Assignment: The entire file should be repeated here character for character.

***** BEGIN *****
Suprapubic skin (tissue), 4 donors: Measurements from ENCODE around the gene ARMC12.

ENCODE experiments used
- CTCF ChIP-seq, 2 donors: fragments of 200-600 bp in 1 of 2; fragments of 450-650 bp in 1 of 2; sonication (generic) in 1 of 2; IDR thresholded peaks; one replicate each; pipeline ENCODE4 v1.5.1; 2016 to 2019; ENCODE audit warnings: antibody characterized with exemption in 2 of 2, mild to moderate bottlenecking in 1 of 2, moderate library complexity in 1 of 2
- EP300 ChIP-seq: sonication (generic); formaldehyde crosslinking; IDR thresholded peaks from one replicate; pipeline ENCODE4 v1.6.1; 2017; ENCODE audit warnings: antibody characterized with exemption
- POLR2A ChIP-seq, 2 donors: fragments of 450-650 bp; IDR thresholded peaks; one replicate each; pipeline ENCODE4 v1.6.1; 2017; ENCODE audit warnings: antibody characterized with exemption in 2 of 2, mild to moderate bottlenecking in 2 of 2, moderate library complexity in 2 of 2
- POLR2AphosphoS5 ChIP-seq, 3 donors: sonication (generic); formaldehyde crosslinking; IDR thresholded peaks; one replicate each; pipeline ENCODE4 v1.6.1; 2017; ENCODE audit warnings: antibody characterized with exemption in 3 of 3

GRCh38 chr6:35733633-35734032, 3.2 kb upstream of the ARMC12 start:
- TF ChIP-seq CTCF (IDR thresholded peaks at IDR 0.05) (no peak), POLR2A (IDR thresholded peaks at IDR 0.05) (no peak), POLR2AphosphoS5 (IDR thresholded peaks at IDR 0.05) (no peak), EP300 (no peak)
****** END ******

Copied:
Suprapubic skin (tissue), 4 donors: Measurements from ENCODE around the gene ARMC12.

ENCODE experiments used
- CTCF ChIP-seq, 2 donors: fragments of 200-600 bp in 1 of 2; fragments of 450-650 bp in 1 of 2; sonication (generic) in 1 of 2; IDR thresholded peaks; one replicate each; pipeline ENCODE4 v1.5.1; 2016 to 2019; ENCODE audit warnings: antibody characterized with exemption in 2 of 2, mild to moderate bottlenecking in 1 of 2, moderate library complexity in 1 of 2
- EP300 ChIP-seq: sonication (generic); formaldehyde crosslinking; IDR thresholded peaks from one replicate; pipeline ENCODE4 v1.6.1; 2017; ENCODE audit warnings: antibody characterized with exemption
- POLR2A ChIP-seq, 2 donors: fragments of 450-650 bp; IDR thresholded peaks; one replicate each; pipeline ENCODE4 v1.6.1; 2017; ENCODE audit warnings: antibody characterized with exemption in 2 of 2, mild to moderate bottlenecking in 2 of 2, moderate library complexity in 2 of 2
- POLR2AphosphoS5 ChIP-seq, 3 donors: sonication (generic); formaldehyde crosslinking; IDR thresholded peaks; one replicate each; pipeline ENCODE4 v1.6.1; 2017; ENCODE audit warnings: antibody characterized with exemption in 3 of 3

GRCh38 chr6:35733633-35734032, 3.2 kb upstream of the ARMC12 start:
- TF ChIP-seq CTCF (IDR thresholded peaks at IDR 0.05) (no peak), POLR2A (IDR thresholded peaks at IDR 0.05) (no peak), POLR2AphosphoS5 (IDR thresholded peaks at IDR 0.05) (no peak), EP300 (no peak)